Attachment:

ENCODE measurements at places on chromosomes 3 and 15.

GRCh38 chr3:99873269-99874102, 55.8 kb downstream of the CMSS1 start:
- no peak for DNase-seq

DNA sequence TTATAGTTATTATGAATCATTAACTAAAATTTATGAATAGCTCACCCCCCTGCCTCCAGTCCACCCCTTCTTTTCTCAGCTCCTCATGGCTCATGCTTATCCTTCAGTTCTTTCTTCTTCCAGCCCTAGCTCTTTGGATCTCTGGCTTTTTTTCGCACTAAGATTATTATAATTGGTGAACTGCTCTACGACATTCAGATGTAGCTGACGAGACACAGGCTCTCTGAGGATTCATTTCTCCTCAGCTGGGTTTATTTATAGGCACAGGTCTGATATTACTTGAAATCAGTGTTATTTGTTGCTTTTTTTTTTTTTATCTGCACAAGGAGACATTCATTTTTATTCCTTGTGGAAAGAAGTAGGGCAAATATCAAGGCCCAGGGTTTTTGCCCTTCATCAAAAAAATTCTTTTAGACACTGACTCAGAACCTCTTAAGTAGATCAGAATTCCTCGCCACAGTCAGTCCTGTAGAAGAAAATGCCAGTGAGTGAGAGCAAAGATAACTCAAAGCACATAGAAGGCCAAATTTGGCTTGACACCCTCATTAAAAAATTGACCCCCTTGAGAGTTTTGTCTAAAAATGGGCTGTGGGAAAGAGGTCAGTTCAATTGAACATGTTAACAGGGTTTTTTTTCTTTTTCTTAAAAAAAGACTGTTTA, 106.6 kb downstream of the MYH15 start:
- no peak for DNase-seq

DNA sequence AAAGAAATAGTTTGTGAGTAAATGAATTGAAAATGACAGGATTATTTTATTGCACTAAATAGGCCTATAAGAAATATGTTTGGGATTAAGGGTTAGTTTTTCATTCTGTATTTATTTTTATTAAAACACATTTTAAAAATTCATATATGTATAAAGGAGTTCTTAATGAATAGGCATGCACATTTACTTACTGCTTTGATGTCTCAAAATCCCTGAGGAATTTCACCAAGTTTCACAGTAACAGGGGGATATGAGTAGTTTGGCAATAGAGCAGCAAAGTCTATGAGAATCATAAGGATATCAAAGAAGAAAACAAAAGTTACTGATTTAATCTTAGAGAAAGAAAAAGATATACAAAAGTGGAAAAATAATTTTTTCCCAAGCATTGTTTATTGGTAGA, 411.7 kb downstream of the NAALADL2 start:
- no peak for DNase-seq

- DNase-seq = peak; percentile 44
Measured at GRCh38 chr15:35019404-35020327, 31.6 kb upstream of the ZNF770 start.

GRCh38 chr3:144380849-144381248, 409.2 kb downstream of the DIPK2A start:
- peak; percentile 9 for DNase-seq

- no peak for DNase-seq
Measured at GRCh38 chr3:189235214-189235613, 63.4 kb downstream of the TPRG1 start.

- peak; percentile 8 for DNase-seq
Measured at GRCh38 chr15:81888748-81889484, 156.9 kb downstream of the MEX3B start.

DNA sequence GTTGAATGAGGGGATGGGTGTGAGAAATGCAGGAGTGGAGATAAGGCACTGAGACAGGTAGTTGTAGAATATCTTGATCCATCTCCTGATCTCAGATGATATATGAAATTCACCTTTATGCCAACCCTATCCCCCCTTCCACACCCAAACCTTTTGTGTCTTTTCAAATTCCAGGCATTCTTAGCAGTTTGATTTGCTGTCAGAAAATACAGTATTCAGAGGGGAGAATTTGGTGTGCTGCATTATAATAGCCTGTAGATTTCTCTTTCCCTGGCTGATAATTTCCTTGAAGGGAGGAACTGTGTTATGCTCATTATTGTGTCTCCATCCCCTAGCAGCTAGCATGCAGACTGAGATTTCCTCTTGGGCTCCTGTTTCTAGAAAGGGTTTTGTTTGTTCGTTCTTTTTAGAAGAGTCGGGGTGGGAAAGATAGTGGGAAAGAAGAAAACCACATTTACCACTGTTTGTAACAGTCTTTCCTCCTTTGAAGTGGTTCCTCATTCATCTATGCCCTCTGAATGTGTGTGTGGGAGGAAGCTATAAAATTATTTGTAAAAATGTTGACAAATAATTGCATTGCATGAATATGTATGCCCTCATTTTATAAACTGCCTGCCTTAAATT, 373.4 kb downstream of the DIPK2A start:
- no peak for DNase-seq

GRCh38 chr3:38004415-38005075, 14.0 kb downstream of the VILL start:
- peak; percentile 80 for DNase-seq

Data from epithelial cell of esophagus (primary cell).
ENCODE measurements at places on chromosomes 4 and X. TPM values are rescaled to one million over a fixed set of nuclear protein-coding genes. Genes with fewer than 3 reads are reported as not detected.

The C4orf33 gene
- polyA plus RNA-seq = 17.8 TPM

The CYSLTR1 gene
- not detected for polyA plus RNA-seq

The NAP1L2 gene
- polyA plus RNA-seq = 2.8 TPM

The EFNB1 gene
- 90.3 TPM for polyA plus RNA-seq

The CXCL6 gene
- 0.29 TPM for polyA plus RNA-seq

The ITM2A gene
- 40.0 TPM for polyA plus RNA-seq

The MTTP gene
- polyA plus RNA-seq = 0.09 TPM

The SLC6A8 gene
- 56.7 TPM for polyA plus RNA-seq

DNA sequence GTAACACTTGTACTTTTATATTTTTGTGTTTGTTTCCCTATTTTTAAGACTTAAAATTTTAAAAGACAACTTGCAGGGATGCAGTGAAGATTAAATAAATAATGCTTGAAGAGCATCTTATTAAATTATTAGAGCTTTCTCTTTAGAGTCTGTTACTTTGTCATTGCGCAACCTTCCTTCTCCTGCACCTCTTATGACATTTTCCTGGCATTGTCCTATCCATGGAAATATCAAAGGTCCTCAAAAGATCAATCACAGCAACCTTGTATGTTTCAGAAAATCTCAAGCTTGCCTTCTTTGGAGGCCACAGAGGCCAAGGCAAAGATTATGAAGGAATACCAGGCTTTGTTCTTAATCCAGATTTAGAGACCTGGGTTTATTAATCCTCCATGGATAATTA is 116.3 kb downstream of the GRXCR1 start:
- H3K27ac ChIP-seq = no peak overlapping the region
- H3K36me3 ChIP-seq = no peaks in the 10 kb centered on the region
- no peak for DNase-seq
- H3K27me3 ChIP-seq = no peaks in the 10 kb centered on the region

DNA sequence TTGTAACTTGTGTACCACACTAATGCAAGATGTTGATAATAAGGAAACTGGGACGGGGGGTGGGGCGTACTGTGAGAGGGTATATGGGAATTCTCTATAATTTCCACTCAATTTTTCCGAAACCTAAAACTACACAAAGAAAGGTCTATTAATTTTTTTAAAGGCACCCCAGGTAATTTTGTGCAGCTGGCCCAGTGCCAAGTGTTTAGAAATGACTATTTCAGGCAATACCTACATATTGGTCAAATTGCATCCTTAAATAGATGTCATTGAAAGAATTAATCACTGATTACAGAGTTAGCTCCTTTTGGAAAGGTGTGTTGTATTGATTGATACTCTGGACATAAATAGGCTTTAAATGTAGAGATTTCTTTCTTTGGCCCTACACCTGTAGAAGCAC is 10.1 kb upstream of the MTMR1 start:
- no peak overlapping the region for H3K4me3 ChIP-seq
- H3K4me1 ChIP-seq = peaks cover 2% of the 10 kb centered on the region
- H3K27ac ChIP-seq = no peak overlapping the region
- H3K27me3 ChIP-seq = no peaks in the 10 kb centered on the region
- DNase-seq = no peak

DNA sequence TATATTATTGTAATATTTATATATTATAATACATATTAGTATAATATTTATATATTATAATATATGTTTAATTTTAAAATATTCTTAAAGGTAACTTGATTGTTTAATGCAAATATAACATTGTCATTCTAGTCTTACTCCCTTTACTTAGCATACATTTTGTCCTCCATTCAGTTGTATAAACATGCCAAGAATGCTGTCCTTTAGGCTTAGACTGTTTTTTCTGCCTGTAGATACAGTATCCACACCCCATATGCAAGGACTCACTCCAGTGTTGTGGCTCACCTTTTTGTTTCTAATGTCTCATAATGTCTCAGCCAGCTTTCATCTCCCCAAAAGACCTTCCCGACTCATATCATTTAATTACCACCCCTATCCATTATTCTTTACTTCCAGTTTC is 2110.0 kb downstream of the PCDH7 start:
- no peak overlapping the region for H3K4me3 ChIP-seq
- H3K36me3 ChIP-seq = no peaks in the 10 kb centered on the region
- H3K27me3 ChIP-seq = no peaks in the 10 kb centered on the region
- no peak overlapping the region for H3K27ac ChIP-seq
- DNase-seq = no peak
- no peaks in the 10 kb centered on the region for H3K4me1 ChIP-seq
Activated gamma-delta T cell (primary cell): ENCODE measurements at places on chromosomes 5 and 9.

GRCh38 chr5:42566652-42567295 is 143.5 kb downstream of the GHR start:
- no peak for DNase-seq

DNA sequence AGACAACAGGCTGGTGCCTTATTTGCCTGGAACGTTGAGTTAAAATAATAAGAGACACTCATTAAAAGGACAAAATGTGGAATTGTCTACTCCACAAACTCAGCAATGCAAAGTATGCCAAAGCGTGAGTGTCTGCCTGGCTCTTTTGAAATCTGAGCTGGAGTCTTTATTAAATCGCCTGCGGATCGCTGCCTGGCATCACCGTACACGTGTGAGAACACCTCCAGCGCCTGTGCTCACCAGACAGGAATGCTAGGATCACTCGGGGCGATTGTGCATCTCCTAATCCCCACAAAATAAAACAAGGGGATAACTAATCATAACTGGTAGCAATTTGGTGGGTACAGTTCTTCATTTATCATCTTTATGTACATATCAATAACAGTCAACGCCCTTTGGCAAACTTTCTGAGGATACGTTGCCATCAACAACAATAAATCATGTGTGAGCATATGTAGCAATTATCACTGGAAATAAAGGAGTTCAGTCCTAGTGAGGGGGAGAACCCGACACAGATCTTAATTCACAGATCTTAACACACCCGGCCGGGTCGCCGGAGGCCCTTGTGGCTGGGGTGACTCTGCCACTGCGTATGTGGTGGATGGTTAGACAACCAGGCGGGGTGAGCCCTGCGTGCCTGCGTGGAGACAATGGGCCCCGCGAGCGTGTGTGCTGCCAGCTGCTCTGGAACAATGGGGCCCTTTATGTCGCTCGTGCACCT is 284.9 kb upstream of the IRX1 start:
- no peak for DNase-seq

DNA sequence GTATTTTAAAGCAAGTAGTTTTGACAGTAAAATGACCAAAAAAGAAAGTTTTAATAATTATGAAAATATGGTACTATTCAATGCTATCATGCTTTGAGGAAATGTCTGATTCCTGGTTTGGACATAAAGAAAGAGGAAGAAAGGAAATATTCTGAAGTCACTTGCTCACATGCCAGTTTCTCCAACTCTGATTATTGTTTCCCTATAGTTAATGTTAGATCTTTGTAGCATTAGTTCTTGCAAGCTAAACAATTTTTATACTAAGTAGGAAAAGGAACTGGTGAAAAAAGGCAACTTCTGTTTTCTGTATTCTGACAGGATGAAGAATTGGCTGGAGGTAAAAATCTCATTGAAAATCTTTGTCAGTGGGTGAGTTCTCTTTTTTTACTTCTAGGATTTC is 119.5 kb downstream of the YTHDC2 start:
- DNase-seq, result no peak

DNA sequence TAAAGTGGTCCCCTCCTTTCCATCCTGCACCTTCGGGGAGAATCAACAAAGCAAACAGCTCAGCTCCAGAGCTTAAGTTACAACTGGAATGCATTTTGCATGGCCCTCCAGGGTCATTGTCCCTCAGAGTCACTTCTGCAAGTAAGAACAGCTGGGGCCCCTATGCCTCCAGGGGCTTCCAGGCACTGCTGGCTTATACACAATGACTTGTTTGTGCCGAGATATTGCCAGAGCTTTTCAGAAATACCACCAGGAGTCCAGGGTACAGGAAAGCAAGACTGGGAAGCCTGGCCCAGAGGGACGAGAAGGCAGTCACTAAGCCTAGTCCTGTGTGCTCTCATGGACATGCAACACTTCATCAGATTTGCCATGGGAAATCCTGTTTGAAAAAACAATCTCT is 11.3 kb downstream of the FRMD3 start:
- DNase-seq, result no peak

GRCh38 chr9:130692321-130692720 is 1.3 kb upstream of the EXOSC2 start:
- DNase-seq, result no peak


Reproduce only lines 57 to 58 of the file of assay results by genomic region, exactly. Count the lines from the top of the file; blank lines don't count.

GRCh38 chr5:42566652-42567295 is 143.5 kb downstream of the GHR start:
- no peak for DNase-seq